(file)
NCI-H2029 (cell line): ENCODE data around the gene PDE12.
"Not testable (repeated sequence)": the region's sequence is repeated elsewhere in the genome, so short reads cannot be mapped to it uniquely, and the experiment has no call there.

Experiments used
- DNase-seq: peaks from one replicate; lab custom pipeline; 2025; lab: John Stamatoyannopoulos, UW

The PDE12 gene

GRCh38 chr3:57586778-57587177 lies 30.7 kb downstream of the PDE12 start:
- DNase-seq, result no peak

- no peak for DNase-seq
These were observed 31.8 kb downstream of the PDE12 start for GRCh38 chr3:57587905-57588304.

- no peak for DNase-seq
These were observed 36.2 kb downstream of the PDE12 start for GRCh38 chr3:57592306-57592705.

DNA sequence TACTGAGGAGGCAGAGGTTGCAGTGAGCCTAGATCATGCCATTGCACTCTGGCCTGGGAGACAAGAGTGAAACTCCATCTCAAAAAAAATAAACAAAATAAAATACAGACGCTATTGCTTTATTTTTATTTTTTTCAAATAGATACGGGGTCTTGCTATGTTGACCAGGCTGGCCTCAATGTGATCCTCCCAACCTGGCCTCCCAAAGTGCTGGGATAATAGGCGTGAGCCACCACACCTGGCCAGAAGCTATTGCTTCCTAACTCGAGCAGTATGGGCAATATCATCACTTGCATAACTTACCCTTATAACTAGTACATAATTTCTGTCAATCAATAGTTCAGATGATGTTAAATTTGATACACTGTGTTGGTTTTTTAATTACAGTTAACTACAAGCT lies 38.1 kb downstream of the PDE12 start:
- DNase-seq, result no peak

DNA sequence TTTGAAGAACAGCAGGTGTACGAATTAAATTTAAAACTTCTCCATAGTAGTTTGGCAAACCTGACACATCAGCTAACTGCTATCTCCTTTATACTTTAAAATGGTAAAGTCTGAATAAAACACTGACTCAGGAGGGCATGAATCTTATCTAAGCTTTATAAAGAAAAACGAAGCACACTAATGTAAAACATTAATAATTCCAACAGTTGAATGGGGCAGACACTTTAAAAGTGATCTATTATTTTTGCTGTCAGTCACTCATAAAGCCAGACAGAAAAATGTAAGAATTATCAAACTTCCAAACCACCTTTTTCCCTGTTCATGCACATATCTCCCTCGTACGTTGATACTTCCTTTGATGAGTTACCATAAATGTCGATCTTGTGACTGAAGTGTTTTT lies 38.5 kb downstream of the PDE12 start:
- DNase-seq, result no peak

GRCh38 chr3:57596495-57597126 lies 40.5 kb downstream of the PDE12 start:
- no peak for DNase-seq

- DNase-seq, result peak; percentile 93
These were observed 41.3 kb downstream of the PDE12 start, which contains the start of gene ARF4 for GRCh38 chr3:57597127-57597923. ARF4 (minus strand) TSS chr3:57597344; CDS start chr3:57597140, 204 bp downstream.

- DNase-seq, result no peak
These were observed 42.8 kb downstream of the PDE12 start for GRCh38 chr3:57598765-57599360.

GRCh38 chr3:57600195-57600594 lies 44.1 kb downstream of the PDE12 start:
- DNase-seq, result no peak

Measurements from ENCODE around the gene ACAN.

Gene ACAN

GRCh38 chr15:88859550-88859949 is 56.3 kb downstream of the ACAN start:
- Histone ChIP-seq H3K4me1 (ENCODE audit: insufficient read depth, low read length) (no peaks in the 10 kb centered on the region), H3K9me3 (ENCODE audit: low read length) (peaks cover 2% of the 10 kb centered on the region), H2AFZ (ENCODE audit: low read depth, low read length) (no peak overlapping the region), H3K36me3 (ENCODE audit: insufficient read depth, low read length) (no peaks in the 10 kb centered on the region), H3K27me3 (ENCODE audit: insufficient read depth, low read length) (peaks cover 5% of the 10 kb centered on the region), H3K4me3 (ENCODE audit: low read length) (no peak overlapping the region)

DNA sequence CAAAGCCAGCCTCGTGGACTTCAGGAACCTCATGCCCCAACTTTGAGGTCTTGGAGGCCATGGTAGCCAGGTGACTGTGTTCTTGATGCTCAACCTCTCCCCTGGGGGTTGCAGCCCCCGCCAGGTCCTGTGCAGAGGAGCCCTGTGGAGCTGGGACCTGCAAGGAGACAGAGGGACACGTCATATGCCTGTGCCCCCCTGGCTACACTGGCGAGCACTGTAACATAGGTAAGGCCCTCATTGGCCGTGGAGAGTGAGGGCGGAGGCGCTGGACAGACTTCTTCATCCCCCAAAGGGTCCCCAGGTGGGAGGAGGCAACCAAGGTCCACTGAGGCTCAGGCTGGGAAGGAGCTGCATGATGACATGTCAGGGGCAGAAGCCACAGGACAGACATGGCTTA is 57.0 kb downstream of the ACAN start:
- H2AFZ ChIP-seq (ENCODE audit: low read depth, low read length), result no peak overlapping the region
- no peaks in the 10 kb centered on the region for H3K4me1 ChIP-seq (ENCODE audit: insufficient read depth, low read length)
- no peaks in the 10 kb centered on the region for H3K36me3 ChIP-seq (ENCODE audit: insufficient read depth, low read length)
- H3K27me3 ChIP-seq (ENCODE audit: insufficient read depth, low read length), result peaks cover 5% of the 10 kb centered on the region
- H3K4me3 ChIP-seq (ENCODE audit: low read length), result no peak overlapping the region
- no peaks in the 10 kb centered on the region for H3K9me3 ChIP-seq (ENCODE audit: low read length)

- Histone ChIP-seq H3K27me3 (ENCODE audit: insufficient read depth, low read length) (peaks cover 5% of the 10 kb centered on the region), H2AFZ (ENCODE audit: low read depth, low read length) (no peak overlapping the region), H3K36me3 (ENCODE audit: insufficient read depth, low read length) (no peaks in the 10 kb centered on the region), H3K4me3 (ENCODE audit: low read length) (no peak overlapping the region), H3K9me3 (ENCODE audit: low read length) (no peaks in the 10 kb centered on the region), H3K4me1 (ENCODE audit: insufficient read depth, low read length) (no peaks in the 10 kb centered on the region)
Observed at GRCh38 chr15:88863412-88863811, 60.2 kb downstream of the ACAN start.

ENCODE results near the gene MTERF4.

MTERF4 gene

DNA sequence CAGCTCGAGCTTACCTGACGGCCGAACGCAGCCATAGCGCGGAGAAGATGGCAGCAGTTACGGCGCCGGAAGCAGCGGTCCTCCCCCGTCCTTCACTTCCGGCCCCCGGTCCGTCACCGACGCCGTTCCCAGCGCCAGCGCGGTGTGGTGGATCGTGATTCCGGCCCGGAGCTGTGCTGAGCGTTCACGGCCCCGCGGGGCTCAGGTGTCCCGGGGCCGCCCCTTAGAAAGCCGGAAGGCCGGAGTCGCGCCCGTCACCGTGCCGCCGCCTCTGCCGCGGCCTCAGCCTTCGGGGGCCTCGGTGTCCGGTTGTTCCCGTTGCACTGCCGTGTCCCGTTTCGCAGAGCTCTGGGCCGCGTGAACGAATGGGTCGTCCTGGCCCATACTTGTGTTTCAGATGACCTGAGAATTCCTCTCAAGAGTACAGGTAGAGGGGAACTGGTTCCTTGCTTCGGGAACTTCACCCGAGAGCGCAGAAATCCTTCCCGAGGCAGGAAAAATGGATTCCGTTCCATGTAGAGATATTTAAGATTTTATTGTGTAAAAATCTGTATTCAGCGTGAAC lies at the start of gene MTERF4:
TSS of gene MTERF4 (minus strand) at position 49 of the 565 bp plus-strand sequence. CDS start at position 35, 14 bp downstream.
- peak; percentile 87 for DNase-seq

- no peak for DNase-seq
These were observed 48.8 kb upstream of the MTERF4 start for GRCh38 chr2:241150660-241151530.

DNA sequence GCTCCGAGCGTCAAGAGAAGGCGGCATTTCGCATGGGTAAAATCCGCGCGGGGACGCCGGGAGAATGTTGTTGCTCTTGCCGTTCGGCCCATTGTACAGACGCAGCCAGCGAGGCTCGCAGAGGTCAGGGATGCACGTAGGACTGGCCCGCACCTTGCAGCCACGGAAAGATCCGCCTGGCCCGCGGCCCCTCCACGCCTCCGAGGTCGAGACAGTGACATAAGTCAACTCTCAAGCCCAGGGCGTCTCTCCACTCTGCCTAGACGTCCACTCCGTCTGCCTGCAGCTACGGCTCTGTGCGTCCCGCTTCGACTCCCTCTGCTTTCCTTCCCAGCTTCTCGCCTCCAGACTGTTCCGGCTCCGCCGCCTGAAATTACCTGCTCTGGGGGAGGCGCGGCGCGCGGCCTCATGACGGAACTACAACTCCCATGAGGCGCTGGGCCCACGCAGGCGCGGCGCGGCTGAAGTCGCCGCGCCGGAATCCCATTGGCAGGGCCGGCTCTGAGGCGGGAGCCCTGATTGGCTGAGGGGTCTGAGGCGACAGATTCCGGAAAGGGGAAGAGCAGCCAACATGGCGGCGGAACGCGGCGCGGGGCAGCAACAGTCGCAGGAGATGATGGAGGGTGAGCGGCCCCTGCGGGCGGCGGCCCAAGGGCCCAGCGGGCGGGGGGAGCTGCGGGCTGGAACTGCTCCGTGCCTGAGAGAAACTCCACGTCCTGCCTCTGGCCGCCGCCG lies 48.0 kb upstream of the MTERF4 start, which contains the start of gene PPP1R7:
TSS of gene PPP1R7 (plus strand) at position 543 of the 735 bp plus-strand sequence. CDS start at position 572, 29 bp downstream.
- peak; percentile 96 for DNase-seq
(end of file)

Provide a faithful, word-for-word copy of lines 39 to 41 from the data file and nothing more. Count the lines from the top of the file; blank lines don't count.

DNA sequence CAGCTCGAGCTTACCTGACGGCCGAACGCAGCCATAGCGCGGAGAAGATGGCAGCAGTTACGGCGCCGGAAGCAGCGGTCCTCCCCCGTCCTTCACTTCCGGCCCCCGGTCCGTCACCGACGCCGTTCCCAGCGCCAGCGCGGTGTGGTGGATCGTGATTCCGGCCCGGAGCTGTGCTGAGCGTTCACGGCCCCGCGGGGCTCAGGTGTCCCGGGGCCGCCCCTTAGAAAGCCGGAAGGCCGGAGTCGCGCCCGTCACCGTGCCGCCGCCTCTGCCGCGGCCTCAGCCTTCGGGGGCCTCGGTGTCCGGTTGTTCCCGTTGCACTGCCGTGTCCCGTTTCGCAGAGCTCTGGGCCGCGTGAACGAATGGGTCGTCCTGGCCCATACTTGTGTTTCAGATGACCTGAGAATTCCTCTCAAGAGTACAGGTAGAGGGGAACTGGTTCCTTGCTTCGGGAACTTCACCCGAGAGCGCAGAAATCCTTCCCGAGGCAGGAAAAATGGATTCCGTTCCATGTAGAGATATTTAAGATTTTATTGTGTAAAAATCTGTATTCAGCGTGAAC lies at the start of gene MTERF4:
TSS of gene MTERF4 (minus strand) at position 49 of the 565 bp plus-strand sequence. CDS start at position 35, 14 bp downstream.
- peak; percentile 87 for DNase-seq